Over the past year, I’ve thought more and more about the relationship between translation, history and the activity of making images. Any process of translation reveals the inevitable failure of attempts to accurately reconstruct a foreign text or idea, but also the potential productivity of this failure – the mistranslation. This tension is replicated in the work of creating images, where there is often a great distance between the image intended, the image made, and the image apprehended by the viewer. Related to this is the way in which a story travels through time, how it fragments, expands and distorts, while continually being pieced back together in hindsight. Again, this is the activity taking place in the studio – piecing together fragments and relying on the retrospective glance that assigns significance to a process by observing its outcome.
Consider a basic question, for instance – how does one read an image of a landscape in Cape Town, South Africa, in 2017? Of course, any understanding of a landscape is informed by the way it is rendered and the historical forces brought to bear on this, which we can’t escape. To put this more directly, there is a double sense of history at work – the history of the landscape in question, and the history of the artistic tradition being engaged. Similar questions can, of course, be asked of a bust, a portrait, or a still life. Each carries its own symbolic history that prompts a response.
In my case, much of the work emerges through experimentation with an image or idea in different mediums, where the material constraints directly the terms and structure of the final outcome. Drawings of damaged sculptures lead to making plaster casts of my own head, which are chipped away until they no longer exist. The process is repeated for the camera several times and eventually filmed only as a shadow. There is the creative work done by the mould and the destructive work by hand. A still life is slowly covered in white paint, and a landscape drawing becomes the source material for a large woodcut where the original view is obscured. Consecutive automated translations of a well-known myth are used to distil its message into an unexpected ‘haiku’. And incomplete online image searches operate as snapshots of a concept in its least complicated form. But each time there is the sense of an inability to make the ‘right’ set of images – the productive mistakes, the attempt to understand the contingency of the process, what the images mean and how they ended up like this. The historian and the translator are always present, and the images that emerge serve as a stand-in for those that do not exist – a mistranslation of the initial impulse.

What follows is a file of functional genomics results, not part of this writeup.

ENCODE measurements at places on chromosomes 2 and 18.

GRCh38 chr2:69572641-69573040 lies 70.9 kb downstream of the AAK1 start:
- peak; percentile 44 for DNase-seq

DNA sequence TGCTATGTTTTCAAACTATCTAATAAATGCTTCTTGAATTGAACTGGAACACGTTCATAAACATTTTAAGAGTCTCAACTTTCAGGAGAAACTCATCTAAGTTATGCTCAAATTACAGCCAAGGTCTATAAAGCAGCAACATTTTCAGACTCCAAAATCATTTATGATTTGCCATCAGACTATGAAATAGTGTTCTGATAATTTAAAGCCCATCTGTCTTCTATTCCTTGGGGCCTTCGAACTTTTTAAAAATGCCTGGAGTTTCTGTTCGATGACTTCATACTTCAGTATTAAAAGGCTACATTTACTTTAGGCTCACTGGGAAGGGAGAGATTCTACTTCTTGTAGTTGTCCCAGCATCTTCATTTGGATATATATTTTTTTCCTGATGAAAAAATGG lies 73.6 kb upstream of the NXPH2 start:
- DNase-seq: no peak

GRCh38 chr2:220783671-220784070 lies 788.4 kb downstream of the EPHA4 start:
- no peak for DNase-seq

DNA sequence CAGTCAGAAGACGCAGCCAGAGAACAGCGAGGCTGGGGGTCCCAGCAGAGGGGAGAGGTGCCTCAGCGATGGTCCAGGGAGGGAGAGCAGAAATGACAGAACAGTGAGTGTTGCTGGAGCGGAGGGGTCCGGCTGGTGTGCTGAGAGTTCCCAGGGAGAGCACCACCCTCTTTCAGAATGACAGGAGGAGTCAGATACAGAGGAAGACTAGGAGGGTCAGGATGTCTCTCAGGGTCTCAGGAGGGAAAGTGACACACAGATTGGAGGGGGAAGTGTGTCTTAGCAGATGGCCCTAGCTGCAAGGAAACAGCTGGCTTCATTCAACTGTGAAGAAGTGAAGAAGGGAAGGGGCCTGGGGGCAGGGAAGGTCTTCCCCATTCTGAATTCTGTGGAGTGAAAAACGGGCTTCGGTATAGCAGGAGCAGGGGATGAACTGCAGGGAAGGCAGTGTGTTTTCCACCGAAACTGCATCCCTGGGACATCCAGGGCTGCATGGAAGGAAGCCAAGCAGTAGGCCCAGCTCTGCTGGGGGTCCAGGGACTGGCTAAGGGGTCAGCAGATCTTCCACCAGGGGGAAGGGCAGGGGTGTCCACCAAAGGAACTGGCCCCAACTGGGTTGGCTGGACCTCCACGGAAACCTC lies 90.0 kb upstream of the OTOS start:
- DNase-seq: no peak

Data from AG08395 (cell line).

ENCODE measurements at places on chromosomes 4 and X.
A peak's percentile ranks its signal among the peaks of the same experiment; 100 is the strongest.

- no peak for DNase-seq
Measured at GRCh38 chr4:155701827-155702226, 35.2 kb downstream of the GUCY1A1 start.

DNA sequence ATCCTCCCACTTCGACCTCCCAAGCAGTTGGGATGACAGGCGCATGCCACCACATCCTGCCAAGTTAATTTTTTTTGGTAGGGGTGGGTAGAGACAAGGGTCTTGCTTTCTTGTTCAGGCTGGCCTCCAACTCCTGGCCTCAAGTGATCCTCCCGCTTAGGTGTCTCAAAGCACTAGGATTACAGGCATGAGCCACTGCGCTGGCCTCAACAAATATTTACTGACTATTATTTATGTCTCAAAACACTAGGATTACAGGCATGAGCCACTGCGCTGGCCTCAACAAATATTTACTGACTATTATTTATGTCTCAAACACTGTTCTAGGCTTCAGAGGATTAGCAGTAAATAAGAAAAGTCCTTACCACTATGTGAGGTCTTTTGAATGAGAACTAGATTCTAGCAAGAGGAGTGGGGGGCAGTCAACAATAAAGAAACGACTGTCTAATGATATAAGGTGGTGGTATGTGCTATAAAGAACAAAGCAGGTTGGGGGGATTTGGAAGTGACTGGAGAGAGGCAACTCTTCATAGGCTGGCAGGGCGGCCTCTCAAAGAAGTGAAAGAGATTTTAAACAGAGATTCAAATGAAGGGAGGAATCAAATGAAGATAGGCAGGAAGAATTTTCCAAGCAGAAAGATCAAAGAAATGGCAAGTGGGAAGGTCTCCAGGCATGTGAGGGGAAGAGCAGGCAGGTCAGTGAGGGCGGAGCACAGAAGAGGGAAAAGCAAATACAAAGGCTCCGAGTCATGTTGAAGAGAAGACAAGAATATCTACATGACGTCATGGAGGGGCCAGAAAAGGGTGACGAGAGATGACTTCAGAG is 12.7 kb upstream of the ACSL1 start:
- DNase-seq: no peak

– Ben Stanwix, 2016
Ben Stanwix completed his Fine Art Degree at Michealis Art School in 2016 and is currently living and working in Cape Town.